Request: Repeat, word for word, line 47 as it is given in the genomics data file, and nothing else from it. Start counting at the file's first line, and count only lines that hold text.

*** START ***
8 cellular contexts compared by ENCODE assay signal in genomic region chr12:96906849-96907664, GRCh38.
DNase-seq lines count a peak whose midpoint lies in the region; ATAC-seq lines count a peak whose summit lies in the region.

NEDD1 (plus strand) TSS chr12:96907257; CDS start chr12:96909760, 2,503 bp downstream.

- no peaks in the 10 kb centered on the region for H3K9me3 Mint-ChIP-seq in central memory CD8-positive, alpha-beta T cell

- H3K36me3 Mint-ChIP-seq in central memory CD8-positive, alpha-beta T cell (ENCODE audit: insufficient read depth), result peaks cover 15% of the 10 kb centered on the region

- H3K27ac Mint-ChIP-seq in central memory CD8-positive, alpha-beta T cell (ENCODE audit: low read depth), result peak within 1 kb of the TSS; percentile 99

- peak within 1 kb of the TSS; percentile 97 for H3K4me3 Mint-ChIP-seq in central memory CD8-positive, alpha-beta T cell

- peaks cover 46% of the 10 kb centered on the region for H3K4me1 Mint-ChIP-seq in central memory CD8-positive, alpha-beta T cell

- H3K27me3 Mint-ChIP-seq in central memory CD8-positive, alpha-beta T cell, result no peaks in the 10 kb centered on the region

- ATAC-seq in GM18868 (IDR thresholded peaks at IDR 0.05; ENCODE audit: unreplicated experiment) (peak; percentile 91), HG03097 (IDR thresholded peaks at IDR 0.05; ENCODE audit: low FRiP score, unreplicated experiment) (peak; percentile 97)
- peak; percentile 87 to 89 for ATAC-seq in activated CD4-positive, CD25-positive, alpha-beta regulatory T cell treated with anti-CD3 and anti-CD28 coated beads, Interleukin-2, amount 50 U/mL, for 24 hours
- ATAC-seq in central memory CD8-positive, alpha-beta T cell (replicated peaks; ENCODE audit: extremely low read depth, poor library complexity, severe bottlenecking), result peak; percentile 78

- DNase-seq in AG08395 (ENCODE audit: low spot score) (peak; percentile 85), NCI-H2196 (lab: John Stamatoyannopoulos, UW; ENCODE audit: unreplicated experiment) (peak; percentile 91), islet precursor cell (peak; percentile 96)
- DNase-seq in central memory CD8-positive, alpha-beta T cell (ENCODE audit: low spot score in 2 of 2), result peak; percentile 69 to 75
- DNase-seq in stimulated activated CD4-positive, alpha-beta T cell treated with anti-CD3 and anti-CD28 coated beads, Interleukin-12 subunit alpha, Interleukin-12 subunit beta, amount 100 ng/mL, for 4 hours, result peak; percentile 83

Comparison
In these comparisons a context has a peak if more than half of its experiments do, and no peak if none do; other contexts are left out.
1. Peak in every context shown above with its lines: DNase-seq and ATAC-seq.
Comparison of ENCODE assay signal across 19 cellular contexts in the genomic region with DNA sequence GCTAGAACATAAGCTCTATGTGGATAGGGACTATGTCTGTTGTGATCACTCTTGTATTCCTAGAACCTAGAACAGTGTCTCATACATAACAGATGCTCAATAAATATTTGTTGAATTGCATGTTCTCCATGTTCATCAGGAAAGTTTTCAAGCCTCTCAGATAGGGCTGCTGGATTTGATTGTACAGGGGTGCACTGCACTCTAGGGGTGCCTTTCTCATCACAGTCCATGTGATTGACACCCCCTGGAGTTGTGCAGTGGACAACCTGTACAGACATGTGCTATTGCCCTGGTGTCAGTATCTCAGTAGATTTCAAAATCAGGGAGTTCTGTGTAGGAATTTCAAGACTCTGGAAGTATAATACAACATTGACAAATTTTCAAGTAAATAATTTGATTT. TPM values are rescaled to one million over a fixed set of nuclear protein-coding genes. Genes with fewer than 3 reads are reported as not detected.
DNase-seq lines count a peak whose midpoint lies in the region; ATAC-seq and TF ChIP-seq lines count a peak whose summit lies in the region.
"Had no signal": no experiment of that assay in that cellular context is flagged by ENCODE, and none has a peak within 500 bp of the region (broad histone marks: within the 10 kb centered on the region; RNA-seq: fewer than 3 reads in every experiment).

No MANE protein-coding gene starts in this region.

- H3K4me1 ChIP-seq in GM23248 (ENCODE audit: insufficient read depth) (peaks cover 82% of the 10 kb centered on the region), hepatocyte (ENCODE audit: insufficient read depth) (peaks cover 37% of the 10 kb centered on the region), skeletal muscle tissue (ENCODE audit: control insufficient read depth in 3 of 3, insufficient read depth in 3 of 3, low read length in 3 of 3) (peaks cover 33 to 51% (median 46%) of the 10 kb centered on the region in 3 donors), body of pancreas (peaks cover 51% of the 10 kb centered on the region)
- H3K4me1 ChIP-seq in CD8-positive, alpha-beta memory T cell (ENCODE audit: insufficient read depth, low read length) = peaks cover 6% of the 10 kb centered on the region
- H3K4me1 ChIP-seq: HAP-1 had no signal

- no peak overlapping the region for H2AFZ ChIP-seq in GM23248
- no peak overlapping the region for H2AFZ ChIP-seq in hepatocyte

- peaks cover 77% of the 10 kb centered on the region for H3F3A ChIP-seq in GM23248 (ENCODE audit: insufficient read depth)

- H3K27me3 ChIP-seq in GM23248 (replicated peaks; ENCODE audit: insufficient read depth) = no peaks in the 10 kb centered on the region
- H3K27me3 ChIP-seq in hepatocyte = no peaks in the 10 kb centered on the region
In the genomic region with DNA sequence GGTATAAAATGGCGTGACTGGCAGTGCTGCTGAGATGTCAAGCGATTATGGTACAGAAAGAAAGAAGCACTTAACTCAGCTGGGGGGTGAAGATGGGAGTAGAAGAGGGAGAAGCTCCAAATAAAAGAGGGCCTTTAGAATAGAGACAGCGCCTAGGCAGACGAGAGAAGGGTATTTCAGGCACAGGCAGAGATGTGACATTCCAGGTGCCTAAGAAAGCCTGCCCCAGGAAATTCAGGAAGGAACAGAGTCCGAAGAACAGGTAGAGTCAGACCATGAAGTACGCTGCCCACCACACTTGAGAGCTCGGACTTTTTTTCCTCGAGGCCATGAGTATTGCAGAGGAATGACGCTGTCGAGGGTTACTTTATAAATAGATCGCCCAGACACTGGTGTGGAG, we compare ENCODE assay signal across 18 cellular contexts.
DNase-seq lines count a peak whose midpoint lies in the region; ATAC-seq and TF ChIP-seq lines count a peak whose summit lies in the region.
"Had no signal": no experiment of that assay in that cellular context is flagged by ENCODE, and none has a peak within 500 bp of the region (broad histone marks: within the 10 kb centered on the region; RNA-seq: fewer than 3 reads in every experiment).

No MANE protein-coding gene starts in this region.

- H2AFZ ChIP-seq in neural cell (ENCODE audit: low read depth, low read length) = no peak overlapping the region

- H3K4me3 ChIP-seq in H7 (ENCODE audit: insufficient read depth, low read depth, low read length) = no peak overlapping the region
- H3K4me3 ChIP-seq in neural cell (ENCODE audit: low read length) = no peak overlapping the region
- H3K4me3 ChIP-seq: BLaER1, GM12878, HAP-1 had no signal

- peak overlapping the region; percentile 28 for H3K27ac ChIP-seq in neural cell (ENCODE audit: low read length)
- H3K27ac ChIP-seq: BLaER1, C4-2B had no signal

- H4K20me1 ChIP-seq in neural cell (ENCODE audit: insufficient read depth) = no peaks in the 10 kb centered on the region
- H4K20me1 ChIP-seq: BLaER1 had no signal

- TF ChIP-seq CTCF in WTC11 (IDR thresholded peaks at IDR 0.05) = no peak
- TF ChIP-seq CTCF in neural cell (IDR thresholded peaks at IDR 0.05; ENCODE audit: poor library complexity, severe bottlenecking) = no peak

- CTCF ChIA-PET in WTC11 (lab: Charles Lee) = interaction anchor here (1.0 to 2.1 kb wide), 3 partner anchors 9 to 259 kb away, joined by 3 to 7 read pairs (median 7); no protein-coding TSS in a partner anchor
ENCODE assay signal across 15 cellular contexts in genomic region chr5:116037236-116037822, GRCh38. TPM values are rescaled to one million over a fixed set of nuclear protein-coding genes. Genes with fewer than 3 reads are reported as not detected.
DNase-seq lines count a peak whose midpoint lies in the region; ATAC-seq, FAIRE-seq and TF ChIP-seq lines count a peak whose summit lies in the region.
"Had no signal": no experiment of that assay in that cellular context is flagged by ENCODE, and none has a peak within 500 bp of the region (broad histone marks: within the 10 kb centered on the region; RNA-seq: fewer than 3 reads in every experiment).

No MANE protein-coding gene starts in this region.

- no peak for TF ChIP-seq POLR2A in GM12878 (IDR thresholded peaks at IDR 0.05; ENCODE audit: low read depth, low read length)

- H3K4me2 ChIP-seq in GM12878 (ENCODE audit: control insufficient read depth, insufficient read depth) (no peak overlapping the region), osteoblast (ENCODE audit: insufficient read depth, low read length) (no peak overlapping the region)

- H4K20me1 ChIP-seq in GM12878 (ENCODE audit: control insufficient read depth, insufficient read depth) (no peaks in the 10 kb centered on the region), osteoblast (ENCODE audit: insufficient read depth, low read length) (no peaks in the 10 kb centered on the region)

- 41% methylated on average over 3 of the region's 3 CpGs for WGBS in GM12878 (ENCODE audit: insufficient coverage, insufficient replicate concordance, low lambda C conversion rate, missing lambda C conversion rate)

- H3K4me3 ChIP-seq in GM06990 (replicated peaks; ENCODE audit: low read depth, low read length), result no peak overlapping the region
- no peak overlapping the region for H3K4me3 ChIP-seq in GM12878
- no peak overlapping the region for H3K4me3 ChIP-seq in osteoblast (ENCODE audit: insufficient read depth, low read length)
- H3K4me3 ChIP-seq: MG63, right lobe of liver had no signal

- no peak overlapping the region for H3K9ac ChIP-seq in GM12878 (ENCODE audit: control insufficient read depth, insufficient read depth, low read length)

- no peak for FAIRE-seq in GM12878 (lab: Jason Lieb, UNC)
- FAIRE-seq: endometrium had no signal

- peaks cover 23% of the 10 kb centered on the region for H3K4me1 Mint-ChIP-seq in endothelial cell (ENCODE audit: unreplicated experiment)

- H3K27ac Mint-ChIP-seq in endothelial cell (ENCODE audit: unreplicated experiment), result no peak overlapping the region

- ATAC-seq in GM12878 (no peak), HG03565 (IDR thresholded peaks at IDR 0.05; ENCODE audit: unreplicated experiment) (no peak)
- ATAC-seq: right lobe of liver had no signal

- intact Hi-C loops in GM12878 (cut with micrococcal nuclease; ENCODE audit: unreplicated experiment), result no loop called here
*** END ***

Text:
DNase-seq lines count a peak whose midpoint lies in the region; ATAC-seq, FAIRE-seq and TF ChIP-seq lines count a peak whose summit lies in the region.